Social Media Myths
- [Colby] So the last one that we're going to talk about, and this is fun, this is where I want to talk about some of the social media myths. These are things that people generally think of when they think about social media, and I'll try to run through these. We have just a little bit of time. How are we doing? Do we have any questions or anything coming in? - [Drew] Denise has a question, "What about those of us that work and can't travel to Iceland? This seems unrealistic," for her. "I just don't have time to be on social media all day." So are we going to cover some of that? Tips and tricks to save time and not just be staring at feeds all day? - Absolutely, we're going to cover that a little bit in detail. What we're going to do is we're going to talk about time management a bit, we're going to talk about time prioritization which I think is really important as well where you're sitting there and you're saying, "Okay, where do I want to be and how much time should I really be spen...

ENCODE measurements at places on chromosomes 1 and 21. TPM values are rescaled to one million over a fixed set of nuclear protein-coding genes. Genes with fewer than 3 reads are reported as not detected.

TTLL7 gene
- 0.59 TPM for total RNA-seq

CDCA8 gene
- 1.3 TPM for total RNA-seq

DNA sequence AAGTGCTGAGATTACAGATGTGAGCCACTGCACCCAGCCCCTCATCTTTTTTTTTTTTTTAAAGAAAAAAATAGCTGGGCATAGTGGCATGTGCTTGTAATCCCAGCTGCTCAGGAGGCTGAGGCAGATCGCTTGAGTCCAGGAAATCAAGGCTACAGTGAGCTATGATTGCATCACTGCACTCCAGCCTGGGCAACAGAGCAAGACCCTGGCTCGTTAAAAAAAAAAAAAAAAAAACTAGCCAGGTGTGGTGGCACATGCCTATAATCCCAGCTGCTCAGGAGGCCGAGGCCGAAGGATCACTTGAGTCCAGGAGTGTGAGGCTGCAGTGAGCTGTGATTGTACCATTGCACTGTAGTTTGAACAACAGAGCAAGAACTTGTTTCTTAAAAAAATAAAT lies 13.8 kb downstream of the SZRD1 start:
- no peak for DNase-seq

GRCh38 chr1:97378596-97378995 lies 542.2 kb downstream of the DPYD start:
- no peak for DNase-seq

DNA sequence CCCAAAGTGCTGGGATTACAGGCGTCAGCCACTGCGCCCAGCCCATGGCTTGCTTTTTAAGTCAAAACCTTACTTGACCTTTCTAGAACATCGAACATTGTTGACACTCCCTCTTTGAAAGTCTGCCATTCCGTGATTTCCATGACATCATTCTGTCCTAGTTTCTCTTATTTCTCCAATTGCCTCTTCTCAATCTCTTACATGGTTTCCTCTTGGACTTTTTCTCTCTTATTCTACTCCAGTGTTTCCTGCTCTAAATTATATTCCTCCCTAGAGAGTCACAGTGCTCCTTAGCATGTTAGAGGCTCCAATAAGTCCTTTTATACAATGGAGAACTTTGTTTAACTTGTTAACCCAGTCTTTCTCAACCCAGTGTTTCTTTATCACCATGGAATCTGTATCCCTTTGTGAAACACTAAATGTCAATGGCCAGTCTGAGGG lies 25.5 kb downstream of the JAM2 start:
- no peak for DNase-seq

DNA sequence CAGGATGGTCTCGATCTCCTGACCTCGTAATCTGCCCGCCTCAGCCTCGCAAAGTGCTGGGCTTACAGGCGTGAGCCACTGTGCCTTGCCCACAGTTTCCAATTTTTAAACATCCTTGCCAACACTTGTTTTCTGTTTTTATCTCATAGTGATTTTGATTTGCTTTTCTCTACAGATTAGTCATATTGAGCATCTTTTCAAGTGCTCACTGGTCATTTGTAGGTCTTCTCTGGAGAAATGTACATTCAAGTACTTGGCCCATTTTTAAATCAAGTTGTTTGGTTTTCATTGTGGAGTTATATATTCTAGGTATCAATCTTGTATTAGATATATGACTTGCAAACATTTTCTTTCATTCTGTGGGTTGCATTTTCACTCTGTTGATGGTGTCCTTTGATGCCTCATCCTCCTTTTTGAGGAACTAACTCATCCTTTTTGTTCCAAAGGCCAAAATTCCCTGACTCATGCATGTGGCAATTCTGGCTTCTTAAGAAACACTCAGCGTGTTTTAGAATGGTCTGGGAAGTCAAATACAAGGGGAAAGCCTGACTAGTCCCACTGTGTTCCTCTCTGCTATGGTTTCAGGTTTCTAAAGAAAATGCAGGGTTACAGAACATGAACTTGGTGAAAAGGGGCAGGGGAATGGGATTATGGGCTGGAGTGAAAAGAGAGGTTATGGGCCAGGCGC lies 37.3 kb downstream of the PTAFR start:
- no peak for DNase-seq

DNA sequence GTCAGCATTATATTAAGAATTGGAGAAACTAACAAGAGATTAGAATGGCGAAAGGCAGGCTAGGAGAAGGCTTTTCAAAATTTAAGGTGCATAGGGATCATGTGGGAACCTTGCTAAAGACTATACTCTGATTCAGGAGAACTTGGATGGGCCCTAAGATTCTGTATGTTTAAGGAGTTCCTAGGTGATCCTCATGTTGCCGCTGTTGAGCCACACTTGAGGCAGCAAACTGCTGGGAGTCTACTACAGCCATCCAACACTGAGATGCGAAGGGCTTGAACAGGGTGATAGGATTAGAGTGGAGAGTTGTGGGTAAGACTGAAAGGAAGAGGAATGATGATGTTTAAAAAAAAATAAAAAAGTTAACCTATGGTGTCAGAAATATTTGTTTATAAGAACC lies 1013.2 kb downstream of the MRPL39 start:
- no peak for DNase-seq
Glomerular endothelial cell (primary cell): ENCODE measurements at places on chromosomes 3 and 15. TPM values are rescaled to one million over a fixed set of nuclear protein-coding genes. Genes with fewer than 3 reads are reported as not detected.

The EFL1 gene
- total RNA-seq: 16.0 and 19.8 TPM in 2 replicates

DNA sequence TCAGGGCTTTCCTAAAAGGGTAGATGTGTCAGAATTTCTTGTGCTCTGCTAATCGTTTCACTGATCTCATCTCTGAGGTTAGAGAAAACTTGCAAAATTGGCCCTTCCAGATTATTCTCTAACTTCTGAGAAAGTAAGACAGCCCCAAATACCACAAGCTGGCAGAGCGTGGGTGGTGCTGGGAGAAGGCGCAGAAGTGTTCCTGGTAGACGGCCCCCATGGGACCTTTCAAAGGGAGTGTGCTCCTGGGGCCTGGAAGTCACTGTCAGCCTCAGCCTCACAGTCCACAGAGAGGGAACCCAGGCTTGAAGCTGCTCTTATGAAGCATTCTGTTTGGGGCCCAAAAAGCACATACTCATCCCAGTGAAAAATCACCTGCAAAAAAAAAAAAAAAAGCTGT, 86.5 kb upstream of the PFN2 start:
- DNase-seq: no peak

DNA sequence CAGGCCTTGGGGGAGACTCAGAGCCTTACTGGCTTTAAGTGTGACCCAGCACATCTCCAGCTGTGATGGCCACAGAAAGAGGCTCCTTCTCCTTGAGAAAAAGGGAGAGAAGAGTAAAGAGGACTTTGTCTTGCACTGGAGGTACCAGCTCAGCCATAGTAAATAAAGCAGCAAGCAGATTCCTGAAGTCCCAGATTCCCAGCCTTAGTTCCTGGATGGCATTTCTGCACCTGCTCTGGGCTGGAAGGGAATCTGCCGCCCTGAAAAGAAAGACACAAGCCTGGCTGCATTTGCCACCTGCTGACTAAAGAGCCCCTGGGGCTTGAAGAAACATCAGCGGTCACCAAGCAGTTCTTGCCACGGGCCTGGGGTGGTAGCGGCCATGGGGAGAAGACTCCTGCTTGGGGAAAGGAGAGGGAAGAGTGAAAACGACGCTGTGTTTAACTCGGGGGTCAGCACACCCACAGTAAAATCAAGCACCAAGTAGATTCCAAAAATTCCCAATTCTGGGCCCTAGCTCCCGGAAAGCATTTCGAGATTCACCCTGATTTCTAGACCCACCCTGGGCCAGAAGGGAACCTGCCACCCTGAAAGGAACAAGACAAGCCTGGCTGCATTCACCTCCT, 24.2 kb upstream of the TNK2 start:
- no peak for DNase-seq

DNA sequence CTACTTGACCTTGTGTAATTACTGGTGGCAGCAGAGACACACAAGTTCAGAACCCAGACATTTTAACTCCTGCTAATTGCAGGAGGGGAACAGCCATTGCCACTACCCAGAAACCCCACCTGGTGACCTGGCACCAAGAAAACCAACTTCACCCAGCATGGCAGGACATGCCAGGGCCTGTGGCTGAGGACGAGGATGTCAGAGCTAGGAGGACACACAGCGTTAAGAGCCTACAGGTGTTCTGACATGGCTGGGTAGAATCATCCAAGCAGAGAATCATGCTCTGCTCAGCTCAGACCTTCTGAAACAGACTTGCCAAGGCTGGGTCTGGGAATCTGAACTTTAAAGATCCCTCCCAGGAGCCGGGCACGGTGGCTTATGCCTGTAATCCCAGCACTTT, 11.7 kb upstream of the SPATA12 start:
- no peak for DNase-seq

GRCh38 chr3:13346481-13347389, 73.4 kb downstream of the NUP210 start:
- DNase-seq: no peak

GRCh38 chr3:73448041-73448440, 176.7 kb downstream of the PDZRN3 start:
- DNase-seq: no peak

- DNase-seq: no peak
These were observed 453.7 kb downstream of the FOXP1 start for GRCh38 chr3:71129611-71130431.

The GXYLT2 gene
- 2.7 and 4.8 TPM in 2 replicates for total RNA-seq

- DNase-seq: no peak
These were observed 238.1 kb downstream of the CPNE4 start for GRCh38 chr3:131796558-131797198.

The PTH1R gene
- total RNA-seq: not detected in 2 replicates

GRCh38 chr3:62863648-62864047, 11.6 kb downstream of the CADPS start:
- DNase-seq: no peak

ding doing this type of stuff?" And then I think there will also be opportunities for even more in-depth conversations about that idea of it's easy to look at photographers like myself and other people that have been very fortunate to build our following and do the work that we do. I'm 34 years old, I've traveled pretty much all over the globe, I've been able to do a lot of this stuff that is just not realistic for a lot of people, it's not affordable, it's not on the plate, and I get it. The concepts that we talk about, while I use myself as an example, are through my experiences and you're going to be able to pull some of that information and the principal aspects of that and take it down more to a realistic level that works for you. Now, that might mean local work, there's nothing wrong with that, it's all in your perspective of how you look at it. So depending on those goals which we're going to work to set out together, hopefully, will definitely going to answer that question. - Cool. We'll do one more and then keep going? - Sure. Yeah. - "Hi, Colby, is it better to pick one or two platforms and really work on those or to cover as many as possible?" - That's a good question and we're certainly going to cover that here in the class. I will say just as a brief teaser that you don't need to be everywhere all the time. And I think that's actually one of the things we're going to talk about really quick for the myths that we'll bring up. They're definitely platforms that you should focus your attention on, that you should spend your time on. but it doesn't need to be everywhere. The reality of the day, there's 24 hours in the day, no matter how many times I try to create 36, there's only 24, so. - Cool. - Excellent. A lot of photographers feel that you need to be on every social platform to add value to your brand or what you're doing. And I get that idea, but it doesn't really work out in reality. As we were just talking about a second ago there's only so many hours in the day and most of you guys don't want to spend all your time doing business or marketing. Now again, what makes me a little bit unique in the photo industry is just that I love business. I don't want to necessarily say that I love it as much as being out in the field, but it's a close relationship. But I think for most people out there they'd rather be out shooting, you'd rather be doing other things. You got fans, you got family, you probably have other jobs, I get it. Social platforms, we're going to spend some time talking about where I recommend that you spend your time and these are generalities based on genres of photography, but we'll dive into a little bit more details if you guys have questions specifically that relate to you. But you don't need to be on every social platform, and in reality, I highly actually recommend against it. You're going to spread yourself too thin. Question? Yes. - [Woman] How many social media platforms do you think is ideal? - How many social media platforms do we think is ideal? That's a good question. It's hard because, again, the subjective nature. I think for most people what's realistic is two. If you can get good at time management and you have a good idea of why you're there, which, again, we're going to talk about. You could probably do three, anything beyond that at least while you're building up is, again, you're going to be spreading yourself too thin. And what's going to happen is you might get a little bit of movement here or there, but you're not going to be able to dedicate enough time to really grow the social platforms probably as you want to. And what's better generally is to build them up in verticals individually and then use that momentum to cross-promote and cross-link, and help promote the other places you'd like to be. Again, we'll talk a bit more about that. Myth number two, my content speaks for itself and we talked a little bit about this. So I took this beautiful image in Patagonia, or Iceland, or Denver, or wherever. I spent an hour working on it, my mother thinks it's great, my wife thinks it's great, my five-year-old son thinks it's wonderful. I push it out on social media and magic is supposed to happen, right? Where is everyone at? Why aren't they engaging with my stuff? The simple fact of creating quality content is just not enough anymore. You need to create quality content, the content that you have needs to be engaging and we're going to talk about how to create engaging posts and some benefits of creating certain types of images and how that's going to help you guys. But your content by itself is not going to do that much for you, the value of content, the value of that content, of that single image or that post is something that we're going to hopefully work together to help you define because I think that is part of the disconnect where people don't understand that your content by itself means nothing if you're not applying value to it and finding someplace where that value is being accepted. Whether it's financial or not. Myth number three, numbers are all that matter, right? We all want millions of followers. Do we? No, good. Some people do. Some people want millions of followers, some people don't. A lot of people focus so much on the numbers and a concept that we're going to talk about throughout this course is that it's quality not quantity that matters. The quality of interactions that you get, the quality of platforms that you're building, the quality of the content that you're putting out there. Numbers are a part of it, I'm not going to lie to you and sit there and say, "Oh, numbers don't exist." That's like sitting there and saying a camera isn't important in taking a photo. All the people that...purists out there that say, "It's only the photographer." Well, I'm not the one that's actually the sensor, you need these other pieces and the numbers are part of that. But it's really important to focus on the fact that numbers aren't the most important thing that you want to look at. If you look at my following, which I have a pretty engaged following, but there are a lot of other photographers that have less followers that have more engagement than me. And there's a number of reasons for that, my style of photography, how busy I generally get, the fact that I like to be the one that runs my social platform because I think it's so important. There's a lot of these reasons why I'm at where I am today in terms of having that value, but also in the fact that other people can get higher interaction rates. Those interaction rates, that's great for them. If they can take those interaction rates, or those numbers, or whatever it is and then apply value to them and create value, that's phenomenal, but most people don't. And again, that's probably why a lot of you guys are here, we want to create value, we want to show you that the stuff that you guys are doing can have value when applied in the right way. Myth number four, engagement determines quality. This is, again, a conversation that I have with a lot of photographers out there. When you sit there and you post something out there and you get 50 likes on it. And then your next post...maybe Drew's next post is going to be 25 likes. That means that the first photo was better, right? It's a better image? No, it's not how it works. There's so many factors at play that determine how people interact and engage with your stuff. Time of day, type of content, where it came from, what followers are online, all sorts of stuff that you don't necessarily...some of you have control of some of it you don't. But the fact of the matter is that the type of engagement doesn't determine the quality of your photography work and it also doesn't determine the quality of your brand or business. So just because you don't get tons of it... I still know a lot of photographers that aren't super-active on social media and still make great money, still make a great living. Other people have other jobs and do it on the side, but I know people that do this full-time. Social media isn't endemic, isn't required to showcase the quality of your brand. It just can exponentially help if you learn how to leverage it. Myth number five, we only have a couple more of these. Social media is free. I talked about this before and I literally said the words "social media is free" so I apologize for the confusion, but there is truth to it. The fact of the matter is that Facebook, to use Facebook, Google+, Instagram, Twitter, Pinterest, Snapchat, did you have to pay anything when you signed up? No. So it's a free network, it's a free platform and of course most of these platforms are essentially just advertising companies. They want your information, they want to be able to sell you things. Okay, and we all understand it, we know that it happens and to be honest at least most of us that are here for business reasons want to take advantage of that, too. You don't have to pay to promote your posts or do ads and we'll talk about the benefits and the negatives of those throughout this course. But social media is not free in the amount of time that it takes for you guys to build your platforms. Time at least for me and my companies is literally my biggest asset. It is no longer the quality of my work, it is the amount of time that I have available and the way that I value it is time away from my family. So my family's my most important...they're the reason I do everything that I do, is for my family. So that we can have the life that we have, so that we can travel whenever we want to, and we can have experiences all over the world. That's my driving force. So the way that I charge for the work that I do, the services that I offer are based on a time valuation that I've developed for my own self and my companies of what I am willing to accept for being away from those that I love. And I take that same mentality and apply that to social media. So for you guys, the idea that you have to spend a lot of time on social media to build a following, that is an expense. And hopefully, as we've talked about some of the conversations we've already had and things that we will continue to have throughout the next two days is the idea that you can be more efficient with your time, you can be more concentrated with your time, but you have to figure out why you want to do that. Why do you want to be on social media to begin with? And that's something that we'll start in the next segment. Myth number six, and I think there's only two or three more of these. Success is guaranteed. You get online, you're going to make a big following, those big following are going to lead to bigger numbers, those bigger numbers are going to lead to money. Companies are going to pay you, it's just going to be wonderful. That's not what happens. I know a lot of people out there that have the perceived value of having high engagement, and having large follower numbers, and creating great work, and they're starving. They don't know how to compute, how to connect the two. How to sit there and say social media and the values that it can potentially offer you can translate into something else. So success is not guaranteed, it's something you have to work for, it's something that you have to aim for and it's something that you have to invest the time and energy, and occasionally, money in order to make happen. The idea that you have to...it takes money to make money, there's value in that, there's reality in that. Now, that money, again, may just be time for some of you choose to do it that way. But other times, investing some money in can actually help you do things, when you invest the right way can help you grow your following or to get the engagement you want more specifically. Myth number seven, it's all about me. And I don't necessarily mean me, I mean the preverbal me, like the we. If I'm sitting there...I like to use the analogy or give the example, more accurately, that no matter how interesting, good-looking, witty, charming, engaging, qualified, amazing person any of us are, no one wants to listen to us talk for 24 hours a day about ourselves, no one. Now, I have finagled my way into the situation where I'm forcing you guys listen to me six hours a day for two days, that's probably the limit. By the time we're done with this I don't think any of you guys are going to be reaching out to me. But coming back more on point, if you create your social platforms that are all about you, you're going to stagnate your growth. People don't want, A, to be marketed to all the time, and B, they don't want to just hear about you. So figure out a way to create a social media strategy which, again, we can talk about ways to do so, that involve other things. Your interests, your passions, your opinions. There are certain things that I like to not talk about, at least too much where I sit there and say, "Don't post on too controversial things like religion and politics." If you look at my feeds, I break that rule, occasionally, because I like to poke the beast, but there's a reason for it. And again, we'll talk about it that time. But regardless, if you look at my social media platforms, for the most part, I like to mix things up a little bit. Now, on my Facebook business page maybe yes, it's a little bit more on point, but every once in a while I'm going to share some information about my family. My Facebook personal page which I also still use for business purposes is generally more of a mixture where I'm giving you, letting you know what's happening. I'm showing pictures of my kids, and I want to let you in on who I am because my companies are my brand, so that's important. But, regardless, at the end of the day, again, just remember the core concept that everyone doesn't want to hear you talk about yourself all the time. If I go to your page and I see nothing but pictures of your images, I'm going to get bored. And for a lot of people, it's the same thing. There are a lot of...and not only that, but it's taxing for you to constantly be churning out content that you have to create. If I'm sitting there and sharing a post every day to Instagram, that's 365 posts a year. Now, for someone like me that travels as much and works on a lot of projects, that might not be too difficult. But for you, do you have 365 images, new, organic, unique images that you can post every single day on every single platform? No, most of us don't. So utilizing different types of content links and videos and other things that you think might be enticing to your followers are a huge boom to not only leverage...take away stress from yourself, but also to engage and have other opportunities for communication and that engagement that we're looking for to help boost your numbers and build those followings. Myth number eight, which I think, yeah, is the last one. I can wing social media, right? I think most people are sitting there and when it first came on the scene and actually, to be fair, it's what most companies did. So most companies when social media came on to the scene they sat there and what happened is like, "Oh, social media is important. All right. Well, we're going to wrap social media, let's go and throw them into the marketing department. We're not going to give them a budget to do anything, but it's important so we need to be there." They didn't have some sense of a strategy, they didn't know where they wanted to go, they didn't know how they were going to leverage it, they didn't know their direction, they didn't necessarily have a purpose, they just knew that it was what they needed to do. A lot of you guys may be at least the same in some fashion. You're told that social media is important, you're told that you're supposed to be online, but you don't really know why. And it's that sense of purpose that's the driving force behind the success of just about every photographer that I've seen learn to leverage things such as social media as a tool. So we're going to talk about a lot of these things. Again, I apologize for the fact that it was a little bit of a dry content run. It is stuff that I think is important to lay the foundation, the base of where we're going to build and do everything else for this course. So I appreciate you guys listening in and anything we want to add, Drew? - Yeah, we've got some questions. One question is about things that you've learned from making mistakes in your own social media. Are you going to speak to that? Just how to learn from it, how to... - Yeah, near the end of the class and near the end of day two, I will have a segment that essentially talks about lessons that I've learned from social media and I'll talk about some mistakes that I've made as well. But I think throughout the course I'm going to try to interject a little bit of my own opinions and those experiences wrapped around some of these things, and when some of you guys have more pointed either questions or shared experiences, which I'll ask about, I'll let you know when I can relate to them and have similar things. So I'll be very upfront like that. I don't have anything to hide here, social media, again, has been so important to building a lot of what I have and a lot of where I am today is not only because of my successes, but because of the lessons I learned from my failures as well. - Cool. Great. Have a question about...Sophia has a question about websites, personal websites, and how those come into play. Are those still valuable or do you encourage people...obviously, this is a social media class, we're not going to probably talk very much about personal websites. How do you see that playing into a social media strategy? - Websites are still important and...what was her name again? - Sophia. - Sophia. Sophia, websites are still important and it's a section that we're going to talk about. I talked a little bit with our group here in studio before we started a little bit about this, but essentially the short version is that websites are still the one place on the internet that's yours. You can decide all different facets of it, depending on the different platforms you want to do, having your own website is your space. You control interaction, you control how things look and feel, and all that stuff. And so I think it's vitally important. I like to integrate my website into my social media strategy, and I want to save that explanation a little bit for that section. - Awesome. We got a comment, Victoria said, "Not dry at all. I thought it was fascinating and extremely enlightening, thanks." - I just want to make sure, sometimes I feel like I'm falling asleep during some of the stuff, because it's funny because, again, I'm so passionate about this stuff and I feel like how animated I get when I'm moving around, but again, so many people just want to jump in and it's like, "How do I build a following?" And you don't really lay that groundwork for understanding how the opportunities got to where they are today, and why they shaped to be here so that from there we can move into some pretty awesome stuff, and stuff that I imagine a lot of people are really interested in checking out.